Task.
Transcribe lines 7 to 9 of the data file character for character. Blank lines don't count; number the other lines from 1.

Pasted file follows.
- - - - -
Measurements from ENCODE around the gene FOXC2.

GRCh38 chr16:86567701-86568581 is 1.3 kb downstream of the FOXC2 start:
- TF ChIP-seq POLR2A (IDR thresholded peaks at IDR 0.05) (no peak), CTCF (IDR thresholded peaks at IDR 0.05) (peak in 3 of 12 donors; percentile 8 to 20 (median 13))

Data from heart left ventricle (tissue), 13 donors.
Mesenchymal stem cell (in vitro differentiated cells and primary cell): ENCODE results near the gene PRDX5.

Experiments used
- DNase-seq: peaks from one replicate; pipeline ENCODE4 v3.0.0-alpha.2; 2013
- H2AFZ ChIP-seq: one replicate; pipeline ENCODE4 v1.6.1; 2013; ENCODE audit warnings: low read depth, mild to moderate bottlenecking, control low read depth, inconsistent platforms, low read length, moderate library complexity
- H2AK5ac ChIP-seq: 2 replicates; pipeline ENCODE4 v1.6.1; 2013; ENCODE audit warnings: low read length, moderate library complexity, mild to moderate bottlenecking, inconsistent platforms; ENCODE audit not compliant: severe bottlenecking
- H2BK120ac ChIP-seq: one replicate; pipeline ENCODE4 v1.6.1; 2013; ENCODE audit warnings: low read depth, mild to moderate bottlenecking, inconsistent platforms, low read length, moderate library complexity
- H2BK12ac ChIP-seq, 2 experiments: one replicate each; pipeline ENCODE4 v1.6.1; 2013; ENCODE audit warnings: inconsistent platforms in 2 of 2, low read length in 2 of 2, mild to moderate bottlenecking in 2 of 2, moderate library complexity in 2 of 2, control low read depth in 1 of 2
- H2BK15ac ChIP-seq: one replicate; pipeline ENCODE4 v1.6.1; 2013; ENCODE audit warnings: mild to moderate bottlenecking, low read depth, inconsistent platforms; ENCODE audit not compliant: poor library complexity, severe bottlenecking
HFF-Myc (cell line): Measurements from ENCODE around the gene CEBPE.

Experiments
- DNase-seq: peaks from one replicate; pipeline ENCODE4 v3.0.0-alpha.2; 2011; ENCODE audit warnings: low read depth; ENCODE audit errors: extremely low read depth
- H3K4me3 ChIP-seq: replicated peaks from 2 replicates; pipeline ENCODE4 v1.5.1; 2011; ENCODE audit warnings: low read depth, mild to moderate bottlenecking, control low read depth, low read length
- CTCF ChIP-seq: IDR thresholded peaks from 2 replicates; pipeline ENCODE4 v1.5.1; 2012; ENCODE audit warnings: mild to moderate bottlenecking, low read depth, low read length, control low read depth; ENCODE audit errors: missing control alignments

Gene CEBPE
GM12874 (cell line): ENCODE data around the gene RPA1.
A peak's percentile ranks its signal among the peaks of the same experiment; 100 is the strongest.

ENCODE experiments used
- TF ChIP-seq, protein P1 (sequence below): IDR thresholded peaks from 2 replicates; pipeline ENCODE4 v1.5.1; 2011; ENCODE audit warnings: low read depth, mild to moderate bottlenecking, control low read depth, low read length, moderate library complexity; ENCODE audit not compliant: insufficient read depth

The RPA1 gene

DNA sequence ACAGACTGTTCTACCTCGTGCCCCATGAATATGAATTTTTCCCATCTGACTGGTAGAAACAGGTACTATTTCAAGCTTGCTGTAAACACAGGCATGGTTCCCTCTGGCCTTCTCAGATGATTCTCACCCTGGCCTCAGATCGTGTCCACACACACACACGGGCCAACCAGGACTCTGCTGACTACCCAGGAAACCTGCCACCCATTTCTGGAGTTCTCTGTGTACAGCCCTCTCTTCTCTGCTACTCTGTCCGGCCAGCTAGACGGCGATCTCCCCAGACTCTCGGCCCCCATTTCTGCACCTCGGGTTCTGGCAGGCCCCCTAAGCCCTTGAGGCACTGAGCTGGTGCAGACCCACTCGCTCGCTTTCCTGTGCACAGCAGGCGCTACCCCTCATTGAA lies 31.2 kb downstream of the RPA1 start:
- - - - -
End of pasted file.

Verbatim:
- DNase-seq: peaks from one replicate; pipeline ENCODE4 v3.0.0-alpha.2; 2013
- H2AFZ ChIP-seq: one replicate; pipeline ENCODE4 v1.6.1; 2013; ENCODE audit warnings: low read depth, mild to moderate bottlenecking, control low read depth, inconsistent platforms, low read length, moderate library complexity
- H2AK5ac ChIP-seq: 2 replicates; pipeline ENCODE4 v1.6.1; 2013; ENCODE audit warnings: low read length, moderate library complexity, mild to moderate bottlenecking, inconsistent platforms; ENCODE audit not compliant: severe bottlenecking